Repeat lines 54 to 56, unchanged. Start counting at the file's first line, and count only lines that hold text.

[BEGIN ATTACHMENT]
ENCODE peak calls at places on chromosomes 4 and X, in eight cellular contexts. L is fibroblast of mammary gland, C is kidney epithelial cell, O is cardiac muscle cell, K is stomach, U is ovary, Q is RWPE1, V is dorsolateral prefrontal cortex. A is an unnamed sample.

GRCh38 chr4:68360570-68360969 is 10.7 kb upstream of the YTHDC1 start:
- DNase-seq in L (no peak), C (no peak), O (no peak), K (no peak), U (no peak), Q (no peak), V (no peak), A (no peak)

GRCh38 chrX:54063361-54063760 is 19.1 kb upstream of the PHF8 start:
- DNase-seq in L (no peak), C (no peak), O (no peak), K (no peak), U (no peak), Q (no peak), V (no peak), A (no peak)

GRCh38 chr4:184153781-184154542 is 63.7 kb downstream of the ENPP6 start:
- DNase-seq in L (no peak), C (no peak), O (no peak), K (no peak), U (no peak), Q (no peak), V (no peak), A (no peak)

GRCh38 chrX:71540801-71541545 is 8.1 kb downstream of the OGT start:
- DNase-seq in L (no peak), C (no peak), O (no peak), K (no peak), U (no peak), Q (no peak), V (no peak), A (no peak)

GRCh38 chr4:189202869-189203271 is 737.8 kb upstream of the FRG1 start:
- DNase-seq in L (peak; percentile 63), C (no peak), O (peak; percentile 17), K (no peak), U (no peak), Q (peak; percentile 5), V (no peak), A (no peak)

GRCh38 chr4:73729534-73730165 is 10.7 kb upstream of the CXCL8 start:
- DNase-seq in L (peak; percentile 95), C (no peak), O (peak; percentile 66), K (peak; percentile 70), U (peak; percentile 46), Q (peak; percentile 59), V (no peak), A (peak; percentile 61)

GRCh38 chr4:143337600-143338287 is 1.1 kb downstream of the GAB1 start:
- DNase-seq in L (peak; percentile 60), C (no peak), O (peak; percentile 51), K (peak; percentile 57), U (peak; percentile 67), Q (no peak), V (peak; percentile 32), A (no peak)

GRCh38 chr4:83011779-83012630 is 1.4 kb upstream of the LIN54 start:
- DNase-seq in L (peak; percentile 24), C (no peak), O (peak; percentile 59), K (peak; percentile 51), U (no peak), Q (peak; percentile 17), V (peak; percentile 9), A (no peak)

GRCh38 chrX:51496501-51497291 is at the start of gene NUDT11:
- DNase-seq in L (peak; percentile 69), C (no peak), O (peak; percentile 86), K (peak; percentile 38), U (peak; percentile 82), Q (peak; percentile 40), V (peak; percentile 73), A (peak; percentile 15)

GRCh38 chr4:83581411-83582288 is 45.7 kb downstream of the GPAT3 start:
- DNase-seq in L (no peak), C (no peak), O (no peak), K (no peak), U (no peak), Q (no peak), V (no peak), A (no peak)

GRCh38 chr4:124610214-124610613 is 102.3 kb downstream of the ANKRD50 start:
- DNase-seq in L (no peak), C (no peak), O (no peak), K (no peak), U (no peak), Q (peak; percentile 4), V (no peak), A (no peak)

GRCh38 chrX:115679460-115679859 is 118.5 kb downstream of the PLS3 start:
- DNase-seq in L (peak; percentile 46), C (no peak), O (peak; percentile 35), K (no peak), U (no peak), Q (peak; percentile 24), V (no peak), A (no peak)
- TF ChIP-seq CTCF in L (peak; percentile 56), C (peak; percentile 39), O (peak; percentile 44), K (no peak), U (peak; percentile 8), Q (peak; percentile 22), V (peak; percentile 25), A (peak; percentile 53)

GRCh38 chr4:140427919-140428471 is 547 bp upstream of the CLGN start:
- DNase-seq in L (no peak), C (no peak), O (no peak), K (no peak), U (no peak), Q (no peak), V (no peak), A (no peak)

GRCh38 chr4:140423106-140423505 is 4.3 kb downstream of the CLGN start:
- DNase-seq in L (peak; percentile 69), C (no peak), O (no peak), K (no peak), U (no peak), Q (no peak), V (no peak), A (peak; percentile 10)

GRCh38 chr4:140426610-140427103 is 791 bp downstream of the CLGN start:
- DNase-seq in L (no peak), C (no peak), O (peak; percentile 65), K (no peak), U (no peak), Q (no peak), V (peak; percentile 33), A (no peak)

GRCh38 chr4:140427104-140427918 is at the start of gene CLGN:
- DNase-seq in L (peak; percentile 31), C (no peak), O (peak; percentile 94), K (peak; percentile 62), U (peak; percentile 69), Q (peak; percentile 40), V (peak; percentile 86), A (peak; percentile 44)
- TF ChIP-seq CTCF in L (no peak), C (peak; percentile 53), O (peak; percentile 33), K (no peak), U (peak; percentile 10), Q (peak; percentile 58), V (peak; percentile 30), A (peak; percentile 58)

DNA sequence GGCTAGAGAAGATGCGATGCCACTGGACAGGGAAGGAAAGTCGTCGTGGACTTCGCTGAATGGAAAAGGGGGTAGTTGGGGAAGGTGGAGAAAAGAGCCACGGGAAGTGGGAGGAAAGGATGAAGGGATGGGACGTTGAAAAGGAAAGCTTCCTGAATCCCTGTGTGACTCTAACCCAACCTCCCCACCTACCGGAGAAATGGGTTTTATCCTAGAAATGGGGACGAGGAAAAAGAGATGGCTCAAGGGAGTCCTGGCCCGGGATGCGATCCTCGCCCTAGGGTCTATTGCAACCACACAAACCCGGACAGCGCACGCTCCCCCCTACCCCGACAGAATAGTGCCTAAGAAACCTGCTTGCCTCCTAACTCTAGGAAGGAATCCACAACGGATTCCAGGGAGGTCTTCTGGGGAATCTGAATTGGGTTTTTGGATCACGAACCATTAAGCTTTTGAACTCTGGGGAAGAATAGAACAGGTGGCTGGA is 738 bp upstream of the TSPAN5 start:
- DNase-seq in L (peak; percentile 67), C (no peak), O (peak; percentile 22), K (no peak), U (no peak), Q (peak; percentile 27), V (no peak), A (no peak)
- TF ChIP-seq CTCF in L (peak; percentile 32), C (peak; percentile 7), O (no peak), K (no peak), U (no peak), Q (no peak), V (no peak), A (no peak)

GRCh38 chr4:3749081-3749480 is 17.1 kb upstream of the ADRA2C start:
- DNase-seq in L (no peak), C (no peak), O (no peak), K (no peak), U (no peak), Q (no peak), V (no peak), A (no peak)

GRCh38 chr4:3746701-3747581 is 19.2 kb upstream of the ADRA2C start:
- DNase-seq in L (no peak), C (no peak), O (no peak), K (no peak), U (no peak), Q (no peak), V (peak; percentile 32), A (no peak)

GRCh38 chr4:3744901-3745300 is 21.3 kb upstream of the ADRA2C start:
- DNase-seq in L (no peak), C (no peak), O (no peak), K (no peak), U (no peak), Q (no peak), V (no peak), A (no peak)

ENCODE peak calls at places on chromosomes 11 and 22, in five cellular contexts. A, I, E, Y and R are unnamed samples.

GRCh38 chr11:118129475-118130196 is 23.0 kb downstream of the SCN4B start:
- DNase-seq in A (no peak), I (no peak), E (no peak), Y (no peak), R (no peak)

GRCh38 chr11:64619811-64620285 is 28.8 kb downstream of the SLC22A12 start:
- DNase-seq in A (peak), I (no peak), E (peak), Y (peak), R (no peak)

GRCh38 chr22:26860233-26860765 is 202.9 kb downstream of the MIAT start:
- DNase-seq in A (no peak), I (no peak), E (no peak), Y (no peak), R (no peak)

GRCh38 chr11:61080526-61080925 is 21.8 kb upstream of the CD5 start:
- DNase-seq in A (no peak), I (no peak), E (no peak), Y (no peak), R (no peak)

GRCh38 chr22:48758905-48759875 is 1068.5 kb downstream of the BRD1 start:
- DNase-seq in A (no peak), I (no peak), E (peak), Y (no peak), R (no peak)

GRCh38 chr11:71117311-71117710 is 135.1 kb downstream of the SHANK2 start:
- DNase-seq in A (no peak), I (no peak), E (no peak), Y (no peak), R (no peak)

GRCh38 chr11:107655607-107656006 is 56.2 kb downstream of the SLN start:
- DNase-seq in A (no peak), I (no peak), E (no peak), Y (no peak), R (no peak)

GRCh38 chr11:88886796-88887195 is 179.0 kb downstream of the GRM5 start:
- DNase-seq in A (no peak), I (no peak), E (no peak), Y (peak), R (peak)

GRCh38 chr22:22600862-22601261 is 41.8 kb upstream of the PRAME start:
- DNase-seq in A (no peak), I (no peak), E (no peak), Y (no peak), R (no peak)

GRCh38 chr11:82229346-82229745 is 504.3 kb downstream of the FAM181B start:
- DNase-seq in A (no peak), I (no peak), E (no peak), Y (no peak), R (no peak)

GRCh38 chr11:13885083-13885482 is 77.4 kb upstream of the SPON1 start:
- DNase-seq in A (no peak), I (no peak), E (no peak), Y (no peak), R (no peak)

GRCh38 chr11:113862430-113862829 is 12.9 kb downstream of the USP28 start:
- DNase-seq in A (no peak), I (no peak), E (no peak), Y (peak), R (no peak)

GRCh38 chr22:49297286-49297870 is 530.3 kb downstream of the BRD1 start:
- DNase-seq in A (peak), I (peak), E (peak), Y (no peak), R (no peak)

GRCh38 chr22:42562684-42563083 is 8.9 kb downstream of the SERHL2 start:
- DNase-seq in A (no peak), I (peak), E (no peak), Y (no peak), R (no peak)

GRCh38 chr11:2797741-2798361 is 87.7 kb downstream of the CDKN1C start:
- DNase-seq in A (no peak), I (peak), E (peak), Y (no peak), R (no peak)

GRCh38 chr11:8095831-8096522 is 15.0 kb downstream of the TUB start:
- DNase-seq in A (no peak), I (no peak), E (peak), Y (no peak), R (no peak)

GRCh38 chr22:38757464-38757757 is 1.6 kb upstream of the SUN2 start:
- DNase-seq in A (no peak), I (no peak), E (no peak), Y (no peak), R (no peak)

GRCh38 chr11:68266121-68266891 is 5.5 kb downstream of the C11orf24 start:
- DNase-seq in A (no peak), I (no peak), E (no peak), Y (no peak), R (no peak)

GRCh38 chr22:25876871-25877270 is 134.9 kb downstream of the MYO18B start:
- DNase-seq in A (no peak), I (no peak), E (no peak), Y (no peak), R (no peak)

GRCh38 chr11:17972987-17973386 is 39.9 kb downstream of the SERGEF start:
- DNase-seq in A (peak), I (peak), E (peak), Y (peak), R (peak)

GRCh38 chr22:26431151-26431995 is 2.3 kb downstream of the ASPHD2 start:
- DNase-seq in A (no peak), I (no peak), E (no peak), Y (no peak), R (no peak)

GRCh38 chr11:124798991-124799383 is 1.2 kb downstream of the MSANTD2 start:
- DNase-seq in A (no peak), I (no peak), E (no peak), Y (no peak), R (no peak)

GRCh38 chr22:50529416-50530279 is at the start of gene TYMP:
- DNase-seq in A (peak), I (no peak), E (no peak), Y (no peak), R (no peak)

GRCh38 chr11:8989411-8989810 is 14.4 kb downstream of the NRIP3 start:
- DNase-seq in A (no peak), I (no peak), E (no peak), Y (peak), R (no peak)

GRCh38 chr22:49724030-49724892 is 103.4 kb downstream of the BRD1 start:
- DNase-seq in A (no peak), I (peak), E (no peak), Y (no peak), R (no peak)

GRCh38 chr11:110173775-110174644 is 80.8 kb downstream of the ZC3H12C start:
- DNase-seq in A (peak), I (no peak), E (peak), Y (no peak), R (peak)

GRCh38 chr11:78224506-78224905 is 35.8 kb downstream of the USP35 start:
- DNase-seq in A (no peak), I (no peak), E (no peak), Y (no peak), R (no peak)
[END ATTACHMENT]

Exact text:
GRCh38 chr22:48758905-48759875 is 1068.5 kb downstream of the BRD1 start:
- DNase-seq in A (no peak), I (no peak), E (peak), Y (no peak), R (no peak)

GRCh38 chr11:71117311-71117710 is 135.1 kb downstream of the SHANK2 start: